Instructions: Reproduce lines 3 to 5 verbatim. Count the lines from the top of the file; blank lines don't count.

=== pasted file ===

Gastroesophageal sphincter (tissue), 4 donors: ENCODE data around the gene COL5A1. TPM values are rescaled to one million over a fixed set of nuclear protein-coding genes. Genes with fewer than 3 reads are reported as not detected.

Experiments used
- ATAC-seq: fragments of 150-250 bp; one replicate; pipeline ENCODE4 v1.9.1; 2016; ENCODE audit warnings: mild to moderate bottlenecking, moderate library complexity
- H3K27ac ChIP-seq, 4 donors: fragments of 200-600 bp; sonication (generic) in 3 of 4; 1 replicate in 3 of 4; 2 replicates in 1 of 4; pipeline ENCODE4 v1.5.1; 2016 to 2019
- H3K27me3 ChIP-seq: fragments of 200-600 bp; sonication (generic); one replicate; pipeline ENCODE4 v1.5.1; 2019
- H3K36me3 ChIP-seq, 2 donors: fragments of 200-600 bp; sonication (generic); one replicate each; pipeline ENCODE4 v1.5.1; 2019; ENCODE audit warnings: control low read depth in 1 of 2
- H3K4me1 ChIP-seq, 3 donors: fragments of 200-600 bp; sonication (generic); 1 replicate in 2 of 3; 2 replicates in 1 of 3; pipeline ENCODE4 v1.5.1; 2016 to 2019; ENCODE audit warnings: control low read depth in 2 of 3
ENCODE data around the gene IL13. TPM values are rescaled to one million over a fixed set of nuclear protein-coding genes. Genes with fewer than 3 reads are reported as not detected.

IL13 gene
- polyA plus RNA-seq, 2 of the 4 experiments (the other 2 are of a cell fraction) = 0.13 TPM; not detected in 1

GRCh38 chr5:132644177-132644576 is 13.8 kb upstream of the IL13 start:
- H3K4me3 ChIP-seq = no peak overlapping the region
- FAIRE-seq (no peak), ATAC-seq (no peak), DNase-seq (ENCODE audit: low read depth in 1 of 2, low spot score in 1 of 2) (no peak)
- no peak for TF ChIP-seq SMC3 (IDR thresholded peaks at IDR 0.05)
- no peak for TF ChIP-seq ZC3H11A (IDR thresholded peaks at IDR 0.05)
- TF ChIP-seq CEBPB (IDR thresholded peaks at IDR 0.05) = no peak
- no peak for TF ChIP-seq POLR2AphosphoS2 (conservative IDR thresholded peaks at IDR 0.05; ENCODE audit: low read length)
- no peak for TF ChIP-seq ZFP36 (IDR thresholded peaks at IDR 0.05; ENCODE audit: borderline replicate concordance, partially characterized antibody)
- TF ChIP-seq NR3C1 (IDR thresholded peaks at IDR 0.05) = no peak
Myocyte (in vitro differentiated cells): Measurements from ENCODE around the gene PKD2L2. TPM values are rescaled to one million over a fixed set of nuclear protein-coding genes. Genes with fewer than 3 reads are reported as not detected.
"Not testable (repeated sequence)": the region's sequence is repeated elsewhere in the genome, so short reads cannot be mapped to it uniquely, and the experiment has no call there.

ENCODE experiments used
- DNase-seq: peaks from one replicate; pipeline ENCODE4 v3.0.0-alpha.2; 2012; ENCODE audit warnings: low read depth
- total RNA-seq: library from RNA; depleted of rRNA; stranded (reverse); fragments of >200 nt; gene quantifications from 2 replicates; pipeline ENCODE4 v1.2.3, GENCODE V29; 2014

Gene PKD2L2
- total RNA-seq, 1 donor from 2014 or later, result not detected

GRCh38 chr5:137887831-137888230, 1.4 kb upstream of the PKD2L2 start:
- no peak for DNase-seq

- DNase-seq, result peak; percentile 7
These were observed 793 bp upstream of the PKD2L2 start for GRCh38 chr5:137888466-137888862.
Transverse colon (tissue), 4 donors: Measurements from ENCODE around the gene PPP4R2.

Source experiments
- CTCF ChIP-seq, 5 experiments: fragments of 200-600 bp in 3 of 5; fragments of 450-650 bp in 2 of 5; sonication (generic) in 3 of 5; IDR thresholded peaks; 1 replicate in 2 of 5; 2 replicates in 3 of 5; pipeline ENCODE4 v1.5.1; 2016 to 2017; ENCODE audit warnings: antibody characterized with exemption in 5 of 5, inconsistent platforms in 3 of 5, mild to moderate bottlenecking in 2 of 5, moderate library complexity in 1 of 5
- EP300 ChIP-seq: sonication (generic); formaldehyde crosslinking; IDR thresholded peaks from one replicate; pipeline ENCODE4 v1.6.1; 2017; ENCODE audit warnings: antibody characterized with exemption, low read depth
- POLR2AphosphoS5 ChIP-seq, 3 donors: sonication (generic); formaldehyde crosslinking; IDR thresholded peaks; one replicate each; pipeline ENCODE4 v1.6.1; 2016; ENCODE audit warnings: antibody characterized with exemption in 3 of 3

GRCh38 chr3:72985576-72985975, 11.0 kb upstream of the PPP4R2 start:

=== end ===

- ATAC-seq: fragments of 150-250 bp; one replicate; pipeline ENCODE4 v1.9.1; 2016; ENCODE audit warnings: mild to moderate bottlenecking, moderate library complexity
- H3K27ac ChIP-seq, 4 donors: fragments of 200-600 bp; sonication (generic) in 3 of 4; 1 replicate in 3 of 4; 2 replicates in 1 of 4; pipeline ENCODE4 v1.5.1; 2016 to 2019
- H3K27me3 ChIP-seq: fragments of 200-600 bp; sonication (generic); one replicate; pipeline ENCODE4 v1.5.1; 2019